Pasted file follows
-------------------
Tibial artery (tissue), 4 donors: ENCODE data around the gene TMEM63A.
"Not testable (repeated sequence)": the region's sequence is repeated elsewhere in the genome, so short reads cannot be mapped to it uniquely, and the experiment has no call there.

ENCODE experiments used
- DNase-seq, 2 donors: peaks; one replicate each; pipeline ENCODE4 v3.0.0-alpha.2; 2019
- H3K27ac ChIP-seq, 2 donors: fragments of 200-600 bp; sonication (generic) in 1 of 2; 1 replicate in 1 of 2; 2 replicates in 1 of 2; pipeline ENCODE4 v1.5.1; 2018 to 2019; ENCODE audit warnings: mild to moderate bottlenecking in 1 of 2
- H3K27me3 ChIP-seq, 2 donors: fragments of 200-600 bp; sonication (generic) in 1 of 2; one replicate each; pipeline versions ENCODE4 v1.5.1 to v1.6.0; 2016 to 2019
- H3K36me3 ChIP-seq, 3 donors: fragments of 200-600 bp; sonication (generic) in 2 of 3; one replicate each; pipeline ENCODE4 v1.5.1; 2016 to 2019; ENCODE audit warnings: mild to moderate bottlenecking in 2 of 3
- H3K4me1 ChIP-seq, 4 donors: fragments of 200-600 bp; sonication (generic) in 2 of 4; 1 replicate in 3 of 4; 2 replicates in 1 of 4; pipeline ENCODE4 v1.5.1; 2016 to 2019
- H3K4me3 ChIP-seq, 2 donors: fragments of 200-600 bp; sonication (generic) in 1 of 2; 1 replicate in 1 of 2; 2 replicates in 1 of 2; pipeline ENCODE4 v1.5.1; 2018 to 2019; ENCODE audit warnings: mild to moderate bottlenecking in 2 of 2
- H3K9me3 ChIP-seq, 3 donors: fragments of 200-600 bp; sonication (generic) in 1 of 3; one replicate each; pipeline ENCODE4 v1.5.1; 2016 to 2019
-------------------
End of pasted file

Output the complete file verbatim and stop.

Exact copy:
Tibial artery (tissue), 4 donors: ENCODE data around the gene TMEM63A.
"Not testable (repeated sequence)": the region's sequence is repeated elsewhere in the genome, so short reads cannot be mapped to it uniquely, and the experiment has no call there.

ENCODE experiments used
- DNase-seq, 2 donors: peaks; one replicate each; pipeline ENCODE4 v3.0.0-alpha.2; 2019
- H3K27ac ChIP-seq, 2 donors: fragments of 200-600 bp; sonication (generic) in 1 of 2; 1 replicate in 1 of 2; 2 replicates in 1 of 2; pipeline ENCODE4 v1.5.1; 2018 to 2019; ENCODE audit warnings: mild to moderate bottlenecking in 1 of 2
- H3K27me3 ChIP-seq, 2 donors: fragments of 200-600 bp; sonication (generic) in 1 of 2; one replicate each; pipeline versions ENCODE4 v1.5.1 to v1.6.0; 2016 to 2019
- H3K36me3 ChIP-seq, 3 donors: fragments of 200-600 bp; sonication (generic) in 2 of 3; one replicate each; pipeline ENCODE4 v1.5.1; 2016 to 2019; ENCODE audit warnings: mild to moderate bottlenecking in 2 of 3
- H3K4me1 ChIP-seq, 4 donors: fragments of 200-600 bp; sonication (generic) in 2 of 4; 1 replicate in 3 of 4; 2 replicates in 1 of 4; pipeline ENCODE4 v1.5.1; 2016 to 2019
- H3K4me3 ChIP-seq, 2 donors: fragments of 200-600 bp; sonication (generic) in 1 of 2; 1 replicate in 1 of 2; 2 replicates in 1 of 2; pipeline ENCODE4 v1.5.1; 2018 to 2019; ENCODE audit warnings: mild to moderate bottlenecking in 2 of 2
- H3K9me3 ChIP-seq, 3 donors: fragments of 200-600 bp; sonication (generic) in 1 of 3; one replicate each; pipeline ENCODE4 v1.5.1; 2016 to 2019